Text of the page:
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A TCP/IP Stack and Web Server In BASIC 251

A writes "Back in the day, a BASIC interpreter was standard on every home computer system and everyone had to know at least a little BASIC to be able to use their computer. But who would have thought that you could write some serious networking code in BASIC over 20 years later? Just a few days ago, Lee Davison released the BASIC source code for his 6502-based Ethernet web server. The web server runs under his EhBASIC interpreter on the 1 MHz 6502 CPU and is able to blast out web pages at an amazing speed of 20-35 seconds per page!" Sure, it's not really practical, but I give it cool points.
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A TCP/IP Stack and Web Server In BASIC

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  • by mcgroarty ( 633843 ) <brian.mcgroarty@gmail . c om> on Saturday August 16, 2003 @09:33AM (#6711938) Homepage
    If you want to slashdot it, the IP address is visible in some of the screen shots. It's, but I'm not cruel enough to actually turn that into a hyperlink. :-)
  • At 20+ secs per page - immediately?

    (I know the article isn't on the EhBASIC webserver - I was talking about any page served up by the webserver alone.)
  • by Kevinv ( 21462 ) <kevin AT vanhaaren DOT net> on Saturday August 16, 2003 @09:35AM (#6711942) Homepage
    ten out of ten for style, but minus several million for good thinking.

    I actually have some Apple //e's lying around. Maybe I'll dig up an ethernet card and see if i can get this to work.
  • Imagine.. (Score:5, Funny)

    by iLEZ ( 594245 ) on Saturday August 16, 2003 @09:35AM (#6711944) Homepage
    Imagine a beowulf cluster of... Nah...
  • by travail_jgd ( 80602 ) on Saturday August 16, 2003 @09:37AM (#6711952)
    "Pre-slashdotted for your convenience."
  • Cowabunga! (Score:2, Funny)

    by Anonymous Coward
    Seriously cool! I'm going to key it into my TRS-80 right now!
    • it would be much faster if you hook the optical reader to your Epson DMP and let it scan in the source code, after you printed it on your color dyesub printer first, of course
    • Re:Cowabunga! Nope! (Score:3, Informative)

      by UncleRoger ( 9456 )

      Somebody needs to attend the Vintage Computer Festival []! The TRS-80 Model I, II, III, 4, et al used the Z-80, not the 6502. Unless you mean the Color Computer, which (iirc) used the 6809. There was another one (Model 6000?) that used the 68000, iirc. But no 6502's.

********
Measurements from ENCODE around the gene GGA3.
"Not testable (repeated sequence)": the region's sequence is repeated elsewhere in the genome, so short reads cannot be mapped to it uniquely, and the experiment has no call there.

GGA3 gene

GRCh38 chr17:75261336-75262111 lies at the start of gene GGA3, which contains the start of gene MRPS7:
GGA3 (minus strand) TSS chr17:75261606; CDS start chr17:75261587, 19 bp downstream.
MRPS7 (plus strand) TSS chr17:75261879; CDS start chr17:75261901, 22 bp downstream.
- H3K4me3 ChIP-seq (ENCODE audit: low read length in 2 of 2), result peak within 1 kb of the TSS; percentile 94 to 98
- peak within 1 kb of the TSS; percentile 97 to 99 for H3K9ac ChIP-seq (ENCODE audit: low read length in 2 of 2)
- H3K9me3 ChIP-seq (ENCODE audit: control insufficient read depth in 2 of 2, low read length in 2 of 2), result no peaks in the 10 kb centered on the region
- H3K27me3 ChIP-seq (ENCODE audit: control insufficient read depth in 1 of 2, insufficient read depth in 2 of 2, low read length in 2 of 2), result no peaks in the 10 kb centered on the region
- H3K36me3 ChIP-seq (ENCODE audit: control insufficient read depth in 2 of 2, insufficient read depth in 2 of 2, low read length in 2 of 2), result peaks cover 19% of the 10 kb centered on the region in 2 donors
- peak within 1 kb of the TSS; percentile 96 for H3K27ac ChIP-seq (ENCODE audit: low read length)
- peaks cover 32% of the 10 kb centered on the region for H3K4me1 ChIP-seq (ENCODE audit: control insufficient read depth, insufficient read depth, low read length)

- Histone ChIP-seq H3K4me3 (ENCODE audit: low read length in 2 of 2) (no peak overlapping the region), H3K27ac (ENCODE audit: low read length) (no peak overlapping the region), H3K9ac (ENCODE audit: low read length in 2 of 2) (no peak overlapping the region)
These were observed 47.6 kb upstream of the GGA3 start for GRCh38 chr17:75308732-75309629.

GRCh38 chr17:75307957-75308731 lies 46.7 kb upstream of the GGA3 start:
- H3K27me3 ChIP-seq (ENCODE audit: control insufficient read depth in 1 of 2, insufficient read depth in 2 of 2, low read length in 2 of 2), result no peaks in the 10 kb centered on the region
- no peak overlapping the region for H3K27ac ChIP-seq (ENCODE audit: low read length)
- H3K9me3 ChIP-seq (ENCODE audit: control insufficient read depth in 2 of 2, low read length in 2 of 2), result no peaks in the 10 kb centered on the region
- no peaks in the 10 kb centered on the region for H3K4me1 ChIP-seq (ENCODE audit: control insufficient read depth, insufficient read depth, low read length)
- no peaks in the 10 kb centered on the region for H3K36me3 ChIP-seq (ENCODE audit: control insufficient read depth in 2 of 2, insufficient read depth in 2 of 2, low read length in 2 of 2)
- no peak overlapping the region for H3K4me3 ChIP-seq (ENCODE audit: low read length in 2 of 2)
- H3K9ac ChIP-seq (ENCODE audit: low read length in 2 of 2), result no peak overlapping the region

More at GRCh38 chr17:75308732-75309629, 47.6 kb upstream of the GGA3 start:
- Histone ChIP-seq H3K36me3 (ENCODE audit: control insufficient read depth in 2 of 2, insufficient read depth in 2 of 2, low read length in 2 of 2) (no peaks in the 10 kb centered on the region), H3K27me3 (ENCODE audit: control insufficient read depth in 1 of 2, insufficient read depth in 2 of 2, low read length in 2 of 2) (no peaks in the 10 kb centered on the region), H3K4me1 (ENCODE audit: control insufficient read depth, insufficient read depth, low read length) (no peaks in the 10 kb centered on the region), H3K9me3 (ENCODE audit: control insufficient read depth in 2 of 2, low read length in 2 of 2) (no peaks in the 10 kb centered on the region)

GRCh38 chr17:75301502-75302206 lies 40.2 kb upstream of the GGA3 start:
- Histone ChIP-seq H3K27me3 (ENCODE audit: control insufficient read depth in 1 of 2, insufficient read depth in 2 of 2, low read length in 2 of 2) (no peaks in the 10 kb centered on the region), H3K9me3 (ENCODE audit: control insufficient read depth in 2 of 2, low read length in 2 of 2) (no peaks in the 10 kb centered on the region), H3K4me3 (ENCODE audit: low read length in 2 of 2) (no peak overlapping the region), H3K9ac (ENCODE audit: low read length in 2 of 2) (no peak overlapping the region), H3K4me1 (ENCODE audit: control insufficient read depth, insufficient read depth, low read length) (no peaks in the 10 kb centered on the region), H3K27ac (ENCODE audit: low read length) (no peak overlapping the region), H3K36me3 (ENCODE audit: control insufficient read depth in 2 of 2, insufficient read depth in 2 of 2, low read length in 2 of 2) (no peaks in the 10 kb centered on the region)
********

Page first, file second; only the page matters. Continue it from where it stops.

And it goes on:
• ...except, how will you serve it? this guy made his own ethernet board and wrote a card/platform specific driver for it- also in BASIC of course. :) Or, were you one of the lucky folks to get one of the eTRS-80 Model 8 with on board ethernet? My uncle has one- it is amazing! He browses the web using Contiki, it's pretty sweet.
  • by dbleoslow ( 650429 ) on Saturday August 16, 2003 @09:41AM (#6711966)
    with my fax machine. It's not nearly as cool though.
  • by dioscaido ( 541037 ) on Saturday August 16, 2003 @09:44AM (#6711978)
    Can the code really be called BASIC? It looks more like tons of in-line assembly code, wrapped in a few ifs and loops.
    • Well, that's BASIC for you. It doesn't have very good library support. As far as I know, it didn't have any library support if it wasn't built into the interpretor.
    • That's exactly correct. Basically, anybody claiming to write any libraries with any speed or usability in BASIC are just writing a ton of in-line assembler. For instance, if you look online now, people claim to have their own 3d libraries in BASIC. They sure do, but it's just a bunch assembler wrapped up in SUBs.
    • by yellowstone ( 62484 ) on Saturday August 16, 2003 @10:33AM (#6712170) Homepage Journal
      Can the code really be called BASIC?
      Old-skool BASIC was really heinous:
      • Variable names limited to two characters
      • Only data types are integers and strings
      • No structured data types, only (fixed size) arrays
      • No names in control flow, just GOTO 100 and GOSUB 9000. No parameters for subroutines.
      • Plus, it was typically interpreted, for extra slowness at run time.
      It looks more like tons of in-line assembly code
      It's worse than assembly. At least in assembly, you can have longer identifiers, and use them in data and control flow statements.
      • No names in control flow, just GOTO 100 and GOSUB 9000. No parameters for subroutines.

        In some of the later ones you could GOTO a variable name. This led to some really interesting code such as:

        10 LET L1=100
        20 PRINT "ENTER NUMBER:"
        30 READ A
        40 GOTO 100 + (A * 10)

        100 (blah blah blah)
        105 GOTO 200
        110 (blah blah blah) ...